Diversity in Advertising report: UK lags behind US for representation

27/06/2019

With digital advertising soon to turn 25, Adobe conducted a global survey of over 2000 consumers in the US and UK across generations, gender, ethnicity and sexual orientation to understand what progress is being made when it comes to diversity representation.

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The research revealed that for women, ads aren’t hitting the mark when it comes to reflecting gender diversity

UK lags behind the US when it comes to making progress.

• 70% of female respondents feel that their gender is normally portrayed in a stereotypical way in ads (vs 60% of men). In the US, this drops to 55% of women feeling that their gender is stereotyped, suggesting that the UK industry isn’t taking the same steps to address the imbalance.

• 46% of Brits feel that gender portrayal in advertising leans more toward the male gender

• However, 71% of women said it was important to them that companies have diversity in their advertising (vs 59% of men) and 70% of female respondents said ads today are more diverse than those they saw three years ago.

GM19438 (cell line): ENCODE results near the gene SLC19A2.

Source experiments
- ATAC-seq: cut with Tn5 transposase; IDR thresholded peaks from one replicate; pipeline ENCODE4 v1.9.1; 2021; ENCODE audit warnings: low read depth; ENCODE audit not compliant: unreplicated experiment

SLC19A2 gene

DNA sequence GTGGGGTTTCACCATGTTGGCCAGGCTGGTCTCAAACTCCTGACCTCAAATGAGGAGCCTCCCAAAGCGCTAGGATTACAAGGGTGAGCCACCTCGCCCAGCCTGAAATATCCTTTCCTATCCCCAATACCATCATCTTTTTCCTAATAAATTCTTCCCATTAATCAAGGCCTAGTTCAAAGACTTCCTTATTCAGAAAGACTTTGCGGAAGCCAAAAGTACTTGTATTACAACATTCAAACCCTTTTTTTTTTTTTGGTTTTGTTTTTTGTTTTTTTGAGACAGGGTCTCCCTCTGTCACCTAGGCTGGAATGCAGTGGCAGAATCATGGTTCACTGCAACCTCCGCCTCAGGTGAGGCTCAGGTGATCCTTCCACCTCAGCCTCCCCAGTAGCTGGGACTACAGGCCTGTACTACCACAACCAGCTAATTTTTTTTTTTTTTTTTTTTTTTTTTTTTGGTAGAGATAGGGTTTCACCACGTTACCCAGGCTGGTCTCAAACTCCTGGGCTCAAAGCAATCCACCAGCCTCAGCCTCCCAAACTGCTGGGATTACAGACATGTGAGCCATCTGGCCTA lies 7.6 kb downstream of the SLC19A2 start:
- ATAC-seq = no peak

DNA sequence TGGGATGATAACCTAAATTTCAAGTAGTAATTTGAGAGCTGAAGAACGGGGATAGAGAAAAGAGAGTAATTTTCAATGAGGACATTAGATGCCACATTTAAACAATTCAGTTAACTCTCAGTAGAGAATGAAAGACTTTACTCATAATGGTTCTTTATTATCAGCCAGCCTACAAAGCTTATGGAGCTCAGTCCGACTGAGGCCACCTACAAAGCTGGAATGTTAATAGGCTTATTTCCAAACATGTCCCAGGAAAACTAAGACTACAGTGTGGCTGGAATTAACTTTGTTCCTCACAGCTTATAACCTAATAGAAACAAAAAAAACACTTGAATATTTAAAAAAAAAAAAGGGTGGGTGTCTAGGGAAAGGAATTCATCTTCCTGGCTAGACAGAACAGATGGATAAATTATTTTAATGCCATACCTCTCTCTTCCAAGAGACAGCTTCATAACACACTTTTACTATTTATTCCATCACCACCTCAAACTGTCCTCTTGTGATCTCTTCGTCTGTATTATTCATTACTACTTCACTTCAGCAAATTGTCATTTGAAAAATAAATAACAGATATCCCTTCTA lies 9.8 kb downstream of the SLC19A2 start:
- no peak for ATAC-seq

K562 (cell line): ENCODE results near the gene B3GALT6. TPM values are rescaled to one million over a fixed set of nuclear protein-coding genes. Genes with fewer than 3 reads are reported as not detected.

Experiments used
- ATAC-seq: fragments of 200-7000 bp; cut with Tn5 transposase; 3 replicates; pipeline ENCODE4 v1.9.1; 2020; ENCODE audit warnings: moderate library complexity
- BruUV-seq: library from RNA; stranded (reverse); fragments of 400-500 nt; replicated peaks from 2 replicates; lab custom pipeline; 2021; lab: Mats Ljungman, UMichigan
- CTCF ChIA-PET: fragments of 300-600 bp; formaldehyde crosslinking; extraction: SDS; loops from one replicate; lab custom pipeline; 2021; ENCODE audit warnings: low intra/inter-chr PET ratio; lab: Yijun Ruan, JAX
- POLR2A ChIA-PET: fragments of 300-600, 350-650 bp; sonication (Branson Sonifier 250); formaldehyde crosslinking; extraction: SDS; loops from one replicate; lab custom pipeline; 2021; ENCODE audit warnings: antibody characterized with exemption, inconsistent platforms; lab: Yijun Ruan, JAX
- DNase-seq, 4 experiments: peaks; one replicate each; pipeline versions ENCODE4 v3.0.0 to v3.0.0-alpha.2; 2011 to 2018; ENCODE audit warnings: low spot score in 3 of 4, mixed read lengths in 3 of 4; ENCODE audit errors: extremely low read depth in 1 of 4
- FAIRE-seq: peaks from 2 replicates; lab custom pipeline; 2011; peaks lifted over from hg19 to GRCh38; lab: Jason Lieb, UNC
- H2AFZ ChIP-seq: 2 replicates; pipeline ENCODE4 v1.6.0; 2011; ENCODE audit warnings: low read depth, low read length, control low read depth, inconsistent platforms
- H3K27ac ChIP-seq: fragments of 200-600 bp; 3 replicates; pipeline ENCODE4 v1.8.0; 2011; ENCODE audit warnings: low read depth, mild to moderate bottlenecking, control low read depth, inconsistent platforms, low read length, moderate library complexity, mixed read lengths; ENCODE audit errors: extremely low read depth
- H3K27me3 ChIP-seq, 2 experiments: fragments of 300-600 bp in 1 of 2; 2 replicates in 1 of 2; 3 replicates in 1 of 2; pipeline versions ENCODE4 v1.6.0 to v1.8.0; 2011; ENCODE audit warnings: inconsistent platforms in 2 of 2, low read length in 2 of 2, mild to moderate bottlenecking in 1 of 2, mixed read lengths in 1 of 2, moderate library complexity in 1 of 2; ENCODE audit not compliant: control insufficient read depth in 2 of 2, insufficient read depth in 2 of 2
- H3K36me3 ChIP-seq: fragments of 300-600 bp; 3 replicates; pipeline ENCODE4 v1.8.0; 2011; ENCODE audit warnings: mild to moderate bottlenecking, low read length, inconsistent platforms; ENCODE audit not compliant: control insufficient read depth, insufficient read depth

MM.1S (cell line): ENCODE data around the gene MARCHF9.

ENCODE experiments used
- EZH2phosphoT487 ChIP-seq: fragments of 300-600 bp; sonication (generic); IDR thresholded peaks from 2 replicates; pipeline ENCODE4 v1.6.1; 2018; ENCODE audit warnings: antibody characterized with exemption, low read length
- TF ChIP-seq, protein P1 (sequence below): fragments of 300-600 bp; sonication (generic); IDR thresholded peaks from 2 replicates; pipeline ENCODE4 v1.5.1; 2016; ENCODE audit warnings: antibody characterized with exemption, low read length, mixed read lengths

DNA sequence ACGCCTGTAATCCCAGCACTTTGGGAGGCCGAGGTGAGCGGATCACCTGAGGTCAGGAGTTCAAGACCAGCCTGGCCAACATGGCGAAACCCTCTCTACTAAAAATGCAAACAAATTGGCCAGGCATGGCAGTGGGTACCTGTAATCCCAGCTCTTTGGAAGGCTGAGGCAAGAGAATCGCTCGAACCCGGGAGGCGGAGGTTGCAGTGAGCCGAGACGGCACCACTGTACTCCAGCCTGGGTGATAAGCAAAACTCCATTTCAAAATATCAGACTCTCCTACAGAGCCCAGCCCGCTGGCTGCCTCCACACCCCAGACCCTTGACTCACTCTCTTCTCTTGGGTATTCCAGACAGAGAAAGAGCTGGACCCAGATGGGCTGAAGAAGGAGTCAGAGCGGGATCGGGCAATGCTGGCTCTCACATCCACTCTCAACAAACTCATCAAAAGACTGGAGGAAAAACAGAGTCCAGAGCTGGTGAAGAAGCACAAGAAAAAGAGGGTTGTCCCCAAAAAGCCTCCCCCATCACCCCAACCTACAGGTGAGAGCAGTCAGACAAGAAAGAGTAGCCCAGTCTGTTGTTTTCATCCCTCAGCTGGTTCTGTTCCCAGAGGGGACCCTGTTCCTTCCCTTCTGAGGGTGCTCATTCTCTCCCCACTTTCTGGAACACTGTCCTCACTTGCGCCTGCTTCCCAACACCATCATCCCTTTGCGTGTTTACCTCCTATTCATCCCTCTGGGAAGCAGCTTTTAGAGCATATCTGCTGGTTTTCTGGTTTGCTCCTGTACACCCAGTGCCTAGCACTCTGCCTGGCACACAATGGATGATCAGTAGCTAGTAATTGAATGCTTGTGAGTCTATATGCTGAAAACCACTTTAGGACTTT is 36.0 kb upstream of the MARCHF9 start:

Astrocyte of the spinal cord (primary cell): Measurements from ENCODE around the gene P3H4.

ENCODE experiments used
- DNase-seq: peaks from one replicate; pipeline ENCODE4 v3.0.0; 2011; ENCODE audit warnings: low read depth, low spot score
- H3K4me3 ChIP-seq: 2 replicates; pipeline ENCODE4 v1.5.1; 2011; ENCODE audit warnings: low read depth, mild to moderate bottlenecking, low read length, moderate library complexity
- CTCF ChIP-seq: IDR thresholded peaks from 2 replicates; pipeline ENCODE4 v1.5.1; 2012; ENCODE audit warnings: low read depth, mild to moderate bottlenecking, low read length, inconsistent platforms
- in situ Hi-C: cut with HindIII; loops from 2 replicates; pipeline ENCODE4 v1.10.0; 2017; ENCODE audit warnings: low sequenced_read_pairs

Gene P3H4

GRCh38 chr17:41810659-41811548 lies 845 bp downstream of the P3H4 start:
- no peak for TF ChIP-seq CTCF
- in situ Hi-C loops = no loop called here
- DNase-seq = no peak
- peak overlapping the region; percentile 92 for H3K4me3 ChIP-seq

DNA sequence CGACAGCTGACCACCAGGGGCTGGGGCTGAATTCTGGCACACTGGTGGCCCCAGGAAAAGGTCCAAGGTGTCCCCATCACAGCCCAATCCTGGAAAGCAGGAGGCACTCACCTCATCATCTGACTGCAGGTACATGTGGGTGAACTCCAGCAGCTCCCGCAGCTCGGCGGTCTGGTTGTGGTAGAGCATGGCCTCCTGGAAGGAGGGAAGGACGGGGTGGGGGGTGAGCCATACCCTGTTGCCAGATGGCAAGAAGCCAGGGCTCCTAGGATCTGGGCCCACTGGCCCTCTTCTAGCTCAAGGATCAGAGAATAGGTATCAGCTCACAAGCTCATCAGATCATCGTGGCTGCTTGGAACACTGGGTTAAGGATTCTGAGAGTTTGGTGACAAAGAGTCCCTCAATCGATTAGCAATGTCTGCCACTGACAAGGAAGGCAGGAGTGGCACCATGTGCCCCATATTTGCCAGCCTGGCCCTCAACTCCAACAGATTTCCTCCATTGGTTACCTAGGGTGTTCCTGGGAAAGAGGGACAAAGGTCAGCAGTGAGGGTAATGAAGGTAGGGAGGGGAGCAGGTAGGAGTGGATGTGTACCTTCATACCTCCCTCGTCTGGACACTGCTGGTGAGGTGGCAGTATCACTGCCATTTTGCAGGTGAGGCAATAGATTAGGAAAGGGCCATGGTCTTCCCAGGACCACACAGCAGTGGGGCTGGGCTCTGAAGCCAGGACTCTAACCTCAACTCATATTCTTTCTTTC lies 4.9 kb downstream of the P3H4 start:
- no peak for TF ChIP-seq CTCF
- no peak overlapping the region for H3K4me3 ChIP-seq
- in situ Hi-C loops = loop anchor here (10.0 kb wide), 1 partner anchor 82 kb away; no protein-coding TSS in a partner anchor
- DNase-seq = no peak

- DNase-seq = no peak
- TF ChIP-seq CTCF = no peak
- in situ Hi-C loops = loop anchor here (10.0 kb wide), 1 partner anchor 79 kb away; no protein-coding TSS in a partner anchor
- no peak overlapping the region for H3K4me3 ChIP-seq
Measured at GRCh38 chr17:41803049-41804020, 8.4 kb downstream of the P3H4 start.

Diversity leads to trust but failure leads to customer spurn

• 69% of British women surveyed said a brand's diversity or lack thereof impacts their perception of the brand’s products or services.

• 1/3 (33%) of women are more likely to trust a brand that shows more diversity in its advertising.

• A quarter (23%) said they have boycotted a brand, even if only temporarily, because they felt the brand didn’t represent their identity.

• Similarly a quarter (27%) said seeing diversity in ads is more likely to increase their likelihood of purchasing a product or service.

Adobe Stock’s Squad Behind the Squad

Striving to ensure that content is reflective of society, and to support creatives production of diverse work, Adobe has released a collection of images which celebrates women in football, a traditionally male-dominated work environment.

The Adobe Stock collection features five inspirational women working at the heart of the football industry – from footballers and referees, to sports presenters and FA intermediaries - giving them a platform to tell their story and empower other women to follow in their footsteps.

• Recent reports show that whilst media coverage is increasing, women’s sport continues to receive less than 10% of sports coverage overall - Adobe Stock hopes to support the drive to redress the share of coverage women’s football receives long-term

• The five women photographed for the collection are;

o Casey Stoney, Former England player and current league coach
o Anita Asante, Professional footballer, England International and Olympian
o Georgie Hodge, Head of Women’s Football at FA registered intermediary Base Soccer Agency
o Kait Borsay, News and Sport Presenter, Producer and Voiceover Artist and Co-founder of Offside Rule podcast
o Rebecca Welch, Top female referee in the UK in charge of the 2017 Women's FA Cup final

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